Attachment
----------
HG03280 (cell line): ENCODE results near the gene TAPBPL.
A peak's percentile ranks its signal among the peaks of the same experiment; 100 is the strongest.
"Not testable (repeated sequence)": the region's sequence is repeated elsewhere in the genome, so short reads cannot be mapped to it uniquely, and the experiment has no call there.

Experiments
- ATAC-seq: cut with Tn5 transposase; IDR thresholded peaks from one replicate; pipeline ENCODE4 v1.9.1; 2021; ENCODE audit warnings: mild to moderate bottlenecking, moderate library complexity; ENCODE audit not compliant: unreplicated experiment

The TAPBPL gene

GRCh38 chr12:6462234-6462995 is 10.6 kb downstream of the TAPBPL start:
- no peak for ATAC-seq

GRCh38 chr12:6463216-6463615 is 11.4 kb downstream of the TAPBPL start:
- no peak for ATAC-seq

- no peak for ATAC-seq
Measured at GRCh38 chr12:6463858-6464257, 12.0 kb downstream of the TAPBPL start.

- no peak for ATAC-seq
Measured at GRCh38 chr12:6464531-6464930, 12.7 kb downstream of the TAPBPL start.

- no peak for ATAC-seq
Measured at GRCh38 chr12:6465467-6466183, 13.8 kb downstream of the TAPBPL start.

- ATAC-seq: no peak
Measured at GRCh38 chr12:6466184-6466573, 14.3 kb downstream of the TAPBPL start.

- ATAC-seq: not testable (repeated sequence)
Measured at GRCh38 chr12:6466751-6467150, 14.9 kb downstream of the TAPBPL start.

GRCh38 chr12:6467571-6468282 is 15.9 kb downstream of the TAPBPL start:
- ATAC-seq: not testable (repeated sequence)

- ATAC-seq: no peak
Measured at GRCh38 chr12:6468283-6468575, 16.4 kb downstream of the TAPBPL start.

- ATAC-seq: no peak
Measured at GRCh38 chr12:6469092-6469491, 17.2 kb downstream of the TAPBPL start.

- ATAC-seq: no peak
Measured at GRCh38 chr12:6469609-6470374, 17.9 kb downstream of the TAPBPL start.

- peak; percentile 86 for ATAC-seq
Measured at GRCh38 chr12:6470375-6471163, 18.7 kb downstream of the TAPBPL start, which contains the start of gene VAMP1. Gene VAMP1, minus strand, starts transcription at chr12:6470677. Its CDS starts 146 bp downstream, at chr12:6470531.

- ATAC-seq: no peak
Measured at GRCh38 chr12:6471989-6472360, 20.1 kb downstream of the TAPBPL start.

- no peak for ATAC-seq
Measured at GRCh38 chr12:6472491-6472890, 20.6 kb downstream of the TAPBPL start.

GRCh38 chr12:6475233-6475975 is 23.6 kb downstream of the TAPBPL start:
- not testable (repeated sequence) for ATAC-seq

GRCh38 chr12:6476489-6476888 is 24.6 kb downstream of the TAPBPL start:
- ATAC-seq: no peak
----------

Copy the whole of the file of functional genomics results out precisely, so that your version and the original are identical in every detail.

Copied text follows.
HG03280 (cell line): ENCODE results near the gene TAPBPL.
A peak's percentile ranks its signal among the peaks of the same experiment; 100 is the strongest.
"Not testable (repeated sequence)": the region's sequence is repeated elsewhere in the genome, so short reads cannot be mapped to it uniquely, and the experiment has no call there.

Experiments
- ATAC-seq: cut with Tn5 transposase; IDR thresholded peaks from one replicate; pipeline ENCODE4 v1.9.1; 2021; ENCODE audit warnings: mild to moderate bottlenecking, moderate library complexity; ENCODE audit not compliant: unreplicated experiment

The TAPBPL gene

GRCh38 chr12:6462234-6462995 is 10.6 kb downstream of the TAPBPL start:
- no peak for ATAC-seq

GRCh38 chr12:6463216-6463615 is 11.4 kb downstream of the TAPBPL start:
- no peak for ATAC-seq

- no peak for ATAC-seq
Measured at GRCh38 chr12:6463858-6464257, 12.0 kb downstream of the TAPBPL start.

- no peak for ATAC-seq
Measured at GRCh38 chr12:6464531-6464930, 12.7 kb downstream of the TAPBPL start.

- no peak for ATAC-seq
Measured at GRCh38 chr12:6465467-6466183, 13.8 kb downstream of the TAPBPL start.

- ATAC-seq: no peak
Measured at GRCh38 chr12:6466184-6466573, 14.3 kb downstream of the TAPBPL start.

- ATAC-seq: not testable (repeated sequence)
Measured at GRCh38 chr12:6466751-6467150, 14.9 kb downstream of the TAPBPL start.

GRCh38 chr12:6467571-6468282 is 15.9 kb downstream of the TAPBPL start:
- ATAC-seq: not testable (repeated sequence)

- ATAC-seq: no peak
Measured at GRCh38 chr12:6468283-6468575, 16.4 kb downstream of the TAPBPL start.

- ATAC-seq: no peak
Measured at GRCh38 chr12:6469092-6469491, 17.2 kb downstream of the TAPBPL start.

- ATAC-seq: no peak
Measured at GRCh38 chr12:6469609-6470374, 17.9 kb downstream of the TAPBPL start.

- peak; percentile 86 for ATAC-seq
Measured at GRCh38 chr12:6470375-6471163, 18.7 kb downstream of the TAPBPL start, which contains the start of gene VAMP1. Gene VAMP1, minus strand, starts transcription at chr12:6470677. Its CDS starts 146 bp downstream, at chr12:6470531.

- ATAC-seq: no peak
Measured at GRCh38 chr12:6471989-6472360, 20.1 kb downstream of the TAPBPL start.

- no peak for ATAC-seq
Measured at GRCh38 chr12:6472491-6472890, 20.6 kb downstream of the TAPBPL start.

GRCh38 chr12:6475233-6475975 is 23.6 kb downstream of the TAPBPL start:
- not testable (repeated sequence) for ATAC-seq

GRCh38 chr12:6476489-6476888 is 24.6 kb downstream of the TAPBPL start:
- ATAC-seq: no peak